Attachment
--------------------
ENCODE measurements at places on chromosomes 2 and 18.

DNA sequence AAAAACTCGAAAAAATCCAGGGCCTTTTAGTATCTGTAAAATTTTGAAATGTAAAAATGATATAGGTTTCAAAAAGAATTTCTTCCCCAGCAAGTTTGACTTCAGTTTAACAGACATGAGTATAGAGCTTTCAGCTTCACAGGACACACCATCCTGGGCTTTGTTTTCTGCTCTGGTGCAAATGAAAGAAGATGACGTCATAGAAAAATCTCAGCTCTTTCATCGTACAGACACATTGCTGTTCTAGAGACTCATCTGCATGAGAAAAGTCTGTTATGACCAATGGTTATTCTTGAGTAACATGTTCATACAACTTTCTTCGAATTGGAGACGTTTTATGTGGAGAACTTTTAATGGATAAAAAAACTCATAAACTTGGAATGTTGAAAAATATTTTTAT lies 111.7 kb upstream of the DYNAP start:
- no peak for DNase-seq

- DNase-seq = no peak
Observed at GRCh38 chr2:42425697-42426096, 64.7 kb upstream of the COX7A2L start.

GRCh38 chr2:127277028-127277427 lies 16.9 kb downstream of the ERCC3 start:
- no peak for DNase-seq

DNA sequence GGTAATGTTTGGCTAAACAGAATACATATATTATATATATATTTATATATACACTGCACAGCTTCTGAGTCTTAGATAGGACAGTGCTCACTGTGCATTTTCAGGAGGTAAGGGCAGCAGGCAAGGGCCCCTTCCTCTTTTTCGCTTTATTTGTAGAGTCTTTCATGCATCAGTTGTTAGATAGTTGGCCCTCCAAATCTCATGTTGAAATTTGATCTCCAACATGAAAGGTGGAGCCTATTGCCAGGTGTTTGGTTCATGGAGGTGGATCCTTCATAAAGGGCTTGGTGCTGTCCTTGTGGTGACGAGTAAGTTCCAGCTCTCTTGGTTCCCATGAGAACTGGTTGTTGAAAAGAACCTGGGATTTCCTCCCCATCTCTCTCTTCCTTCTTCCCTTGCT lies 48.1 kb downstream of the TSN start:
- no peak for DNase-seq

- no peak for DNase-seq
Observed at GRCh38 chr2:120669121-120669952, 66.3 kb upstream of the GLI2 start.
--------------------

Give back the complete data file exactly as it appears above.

ENCODE measurements at places on chromosomes 2 and 18.

DNA sequence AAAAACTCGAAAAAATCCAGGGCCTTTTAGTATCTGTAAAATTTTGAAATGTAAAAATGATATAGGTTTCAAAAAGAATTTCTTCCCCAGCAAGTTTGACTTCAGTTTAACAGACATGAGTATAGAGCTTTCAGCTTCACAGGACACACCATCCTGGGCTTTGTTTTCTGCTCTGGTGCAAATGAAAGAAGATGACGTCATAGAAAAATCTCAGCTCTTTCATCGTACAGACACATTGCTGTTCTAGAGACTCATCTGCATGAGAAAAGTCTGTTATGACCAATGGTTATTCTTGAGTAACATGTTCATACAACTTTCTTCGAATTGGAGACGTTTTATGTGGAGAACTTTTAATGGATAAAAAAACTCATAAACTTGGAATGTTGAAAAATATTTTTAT lies 111.7 kb upstream of the DYNAP start:
- no peak for DNase-seq

- DNase-seq = no peak
Observed at GRCh38 chr2:42425697-42426096, 64.7 kb upstream of the COX7A2L start.

GRCh38 chr2:127277028-127277427 lies 16.9 kb downstream of the ERCC3 start:
- no peak for DNase-seq

DNA sequence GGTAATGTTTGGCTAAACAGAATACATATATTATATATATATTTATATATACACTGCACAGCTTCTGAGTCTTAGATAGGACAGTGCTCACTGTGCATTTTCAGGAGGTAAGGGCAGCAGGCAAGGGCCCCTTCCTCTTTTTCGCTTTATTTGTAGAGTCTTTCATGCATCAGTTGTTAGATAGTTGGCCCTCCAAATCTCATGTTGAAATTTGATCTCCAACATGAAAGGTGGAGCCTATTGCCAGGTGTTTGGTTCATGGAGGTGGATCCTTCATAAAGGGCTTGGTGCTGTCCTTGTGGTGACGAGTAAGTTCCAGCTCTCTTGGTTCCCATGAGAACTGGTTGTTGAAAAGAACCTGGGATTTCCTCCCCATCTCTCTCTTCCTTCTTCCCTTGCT lies 48.1 kb downstream of the TSN start:
- no peak for DNase-seq

- no peak for DNase-seq
Observed at GRCh38 chr2:120669121-120669952, 66.3 kb upstream of the GLI2 start.